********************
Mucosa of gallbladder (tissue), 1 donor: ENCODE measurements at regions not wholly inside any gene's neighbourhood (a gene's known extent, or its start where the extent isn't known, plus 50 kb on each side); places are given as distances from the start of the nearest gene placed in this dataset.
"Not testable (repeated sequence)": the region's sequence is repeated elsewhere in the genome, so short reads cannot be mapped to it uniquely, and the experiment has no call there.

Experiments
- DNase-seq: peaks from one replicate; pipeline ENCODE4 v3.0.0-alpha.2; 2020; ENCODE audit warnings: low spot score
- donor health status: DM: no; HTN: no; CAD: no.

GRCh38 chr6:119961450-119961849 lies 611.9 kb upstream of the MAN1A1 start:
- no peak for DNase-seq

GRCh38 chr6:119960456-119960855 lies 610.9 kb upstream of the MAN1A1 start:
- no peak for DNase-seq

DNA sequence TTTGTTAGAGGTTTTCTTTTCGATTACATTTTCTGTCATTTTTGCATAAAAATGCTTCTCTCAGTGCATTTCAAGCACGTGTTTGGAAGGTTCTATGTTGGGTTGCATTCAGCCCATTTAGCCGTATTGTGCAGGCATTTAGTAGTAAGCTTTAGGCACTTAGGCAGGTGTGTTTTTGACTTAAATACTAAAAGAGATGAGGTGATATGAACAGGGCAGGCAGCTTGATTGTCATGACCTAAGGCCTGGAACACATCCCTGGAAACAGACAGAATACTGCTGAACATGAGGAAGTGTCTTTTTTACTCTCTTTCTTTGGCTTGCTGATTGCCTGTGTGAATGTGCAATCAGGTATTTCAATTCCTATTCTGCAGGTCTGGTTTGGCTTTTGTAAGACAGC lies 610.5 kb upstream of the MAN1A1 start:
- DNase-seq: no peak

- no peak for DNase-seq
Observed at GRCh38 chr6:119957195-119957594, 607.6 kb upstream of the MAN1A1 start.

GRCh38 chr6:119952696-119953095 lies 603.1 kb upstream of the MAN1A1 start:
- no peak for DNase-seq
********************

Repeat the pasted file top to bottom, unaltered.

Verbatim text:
Mucosa of gallbladder (tissue), 1 donor: ENCODE measurements at regions not wholly inside any gene's neighbourhood (a gene's known extent, or its start where the extent isn't known, plus 50 kb on each side); places are given as distances from the start of the nearest gene placed in this dataset.
"Not testable (repeated sequence)": the region's sequence is repeated elsewhere in the genome, so short reads cannot be mapped to it uniquely, and the experiment has no call there.

Experiments
- DNase-seq: peaks from one replicate; pipeline ENCODE4 v3.0.0-alpha.2; 2020; ENCODE audit warnings: low spot score
- donor health status: DM: no; HTN: no; CAD: no.

GRCh38 chr6:119961450-119961849 lies 611.9 kb upstream of the MAN1A1 start:
- no peak for DNase-seq

GRCh38 chr6:119960456-119960855 lies 610.9 kb upstream of the MAN1A1 start:
- no peak for DNase-seq

DNA sequence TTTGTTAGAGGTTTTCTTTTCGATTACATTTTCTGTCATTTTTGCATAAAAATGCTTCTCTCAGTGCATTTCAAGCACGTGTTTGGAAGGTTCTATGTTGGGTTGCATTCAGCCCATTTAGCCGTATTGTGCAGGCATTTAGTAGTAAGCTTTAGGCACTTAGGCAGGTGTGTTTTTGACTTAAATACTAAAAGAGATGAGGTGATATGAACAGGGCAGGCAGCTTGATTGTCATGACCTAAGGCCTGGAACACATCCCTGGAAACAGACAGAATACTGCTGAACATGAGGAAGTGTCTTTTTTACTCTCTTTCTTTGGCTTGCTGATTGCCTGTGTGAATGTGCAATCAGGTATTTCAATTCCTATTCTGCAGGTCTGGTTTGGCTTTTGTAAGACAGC lies 610.5 kb upstream of the MAN1A1 start:
- DNase-seq: no peak

- no peak for DNase-seq
Observed at GRCh38 chr6:119957195-119957594, 607.6 kb upstream of the MAN1A1 start.

GRCh38 chr6:119952696-119953095 lies 603.1 kb upstream of the MAN1A1 start:
- no peak for DNase-seq